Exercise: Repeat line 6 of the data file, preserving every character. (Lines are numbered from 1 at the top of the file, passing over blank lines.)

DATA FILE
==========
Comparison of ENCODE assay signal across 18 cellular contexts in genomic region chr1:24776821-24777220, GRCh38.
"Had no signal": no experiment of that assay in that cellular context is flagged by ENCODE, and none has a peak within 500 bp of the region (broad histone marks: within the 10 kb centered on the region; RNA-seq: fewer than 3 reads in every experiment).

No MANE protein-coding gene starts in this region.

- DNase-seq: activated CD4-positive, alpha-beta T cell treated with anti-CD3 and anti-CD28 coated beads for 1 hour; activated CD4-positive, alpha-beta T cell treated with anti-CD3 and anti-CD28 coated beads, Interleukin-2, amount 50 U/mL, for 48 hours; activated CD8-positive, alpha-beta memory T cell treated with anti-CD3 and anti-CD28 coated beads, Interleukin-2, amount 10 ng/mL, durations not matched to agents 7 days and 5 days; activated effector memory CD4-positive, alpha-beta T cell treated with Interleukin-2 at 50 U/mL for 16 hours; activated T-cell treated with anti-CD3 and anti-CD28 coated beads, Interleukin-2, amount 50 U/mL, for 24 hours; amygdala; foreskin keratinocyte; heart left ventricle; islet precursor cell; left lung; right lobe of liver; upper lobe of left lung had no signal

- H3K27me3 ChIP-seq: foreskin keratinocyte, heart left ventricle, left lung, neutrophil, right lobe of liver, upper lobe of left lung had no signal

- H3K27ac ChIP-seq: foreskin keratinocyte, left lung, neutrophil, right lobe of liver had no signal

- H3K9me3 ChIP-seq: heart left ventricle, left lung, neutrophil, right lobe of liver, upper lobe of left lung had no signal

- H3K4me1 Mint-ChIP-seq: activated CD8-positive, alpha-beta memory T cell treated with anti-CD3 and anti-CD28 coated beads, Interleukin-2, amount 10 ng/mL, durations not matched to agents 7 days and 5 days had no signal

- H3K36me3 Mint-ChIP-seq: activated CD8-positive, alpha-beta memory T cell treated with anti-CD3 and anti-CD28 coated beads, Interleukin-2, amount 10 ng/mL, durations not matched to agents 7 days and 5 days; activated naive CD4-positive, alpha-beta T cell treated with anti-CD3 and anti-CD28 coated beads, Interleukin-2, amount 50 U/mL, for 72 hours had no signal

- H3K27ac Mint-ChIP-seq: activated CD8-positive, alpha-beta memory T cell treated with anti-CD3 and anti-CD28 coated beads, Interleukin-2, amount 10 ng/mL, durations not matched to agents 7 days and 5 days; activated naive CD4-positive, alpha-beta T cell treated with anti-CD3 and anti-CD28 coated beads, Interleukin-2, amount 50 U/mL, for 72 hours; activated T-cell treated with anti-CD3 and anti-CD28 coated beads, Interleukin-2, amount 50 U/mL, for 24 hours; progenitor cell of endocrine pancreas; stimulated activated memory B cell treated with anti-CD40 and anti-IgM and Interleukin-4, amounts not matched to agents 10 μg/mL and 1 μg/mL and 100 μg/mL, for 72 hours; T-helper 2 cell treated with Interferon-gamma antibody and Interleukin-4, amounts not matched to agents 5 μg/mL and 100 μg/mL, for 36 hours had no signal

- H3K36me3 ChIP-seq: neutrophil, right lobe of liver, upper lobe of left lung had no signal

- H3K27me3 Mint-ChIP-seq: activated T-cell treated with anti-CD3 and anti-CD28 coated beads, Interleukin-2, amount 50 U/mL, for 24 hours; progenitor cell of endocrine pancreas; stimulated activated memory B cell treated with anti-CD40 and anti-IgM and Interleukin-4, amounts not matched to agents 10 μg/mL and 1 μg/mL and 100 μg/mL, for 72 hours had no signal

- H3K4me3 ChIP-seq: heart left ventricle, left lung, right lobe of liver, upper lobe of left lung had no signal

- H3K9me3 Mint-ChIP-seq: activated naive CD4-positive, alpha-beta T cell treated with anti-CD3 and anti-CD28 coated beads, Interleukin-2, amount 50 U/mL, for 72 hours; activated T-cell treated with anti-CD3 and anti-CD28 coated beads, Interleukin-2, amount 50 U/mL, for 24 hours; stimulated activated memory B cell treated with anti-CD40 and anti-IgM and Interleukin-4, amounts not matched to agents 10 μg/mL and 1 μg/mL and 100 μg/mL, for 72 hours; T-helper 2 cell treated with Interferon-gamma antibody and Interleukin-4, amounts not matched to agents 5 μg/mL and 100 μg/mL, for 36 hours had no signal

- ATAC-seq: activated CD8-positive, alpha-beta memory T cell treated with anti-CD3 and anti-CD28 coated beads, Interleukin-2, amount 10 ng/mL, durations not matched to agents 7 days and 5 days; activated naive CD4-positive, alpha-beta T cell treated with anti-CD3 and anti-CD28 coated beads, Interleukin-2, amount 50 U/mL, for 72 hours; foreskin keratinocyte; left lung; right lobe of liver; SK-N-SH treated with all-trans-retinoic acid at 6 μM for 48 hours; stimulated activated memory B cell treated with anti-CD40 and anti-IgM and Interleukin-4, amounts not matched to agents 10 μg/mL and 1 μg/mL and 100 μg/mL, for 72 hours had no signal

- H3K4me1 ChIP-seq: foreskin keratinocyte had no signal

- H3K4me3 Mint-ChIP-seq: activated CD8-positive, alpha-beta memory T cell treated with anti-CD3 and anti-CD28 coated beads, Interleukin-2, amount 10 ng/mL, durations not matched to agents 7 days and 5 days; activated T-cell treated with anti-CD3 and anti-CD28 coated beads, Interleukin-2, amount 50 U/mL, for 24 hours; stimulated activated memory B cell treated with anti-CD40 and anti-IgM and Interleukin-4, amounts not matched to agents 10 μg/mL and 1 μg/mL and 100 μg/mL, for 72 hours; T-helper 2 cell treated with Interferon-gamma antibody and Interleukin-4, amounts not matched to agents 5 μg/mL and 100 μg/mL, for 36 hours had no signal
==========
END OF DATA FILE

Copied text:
- H3K27ac ChIP-seq: foreskin keratinocyte, left lung, neutrophil, right lobe of liver had no signal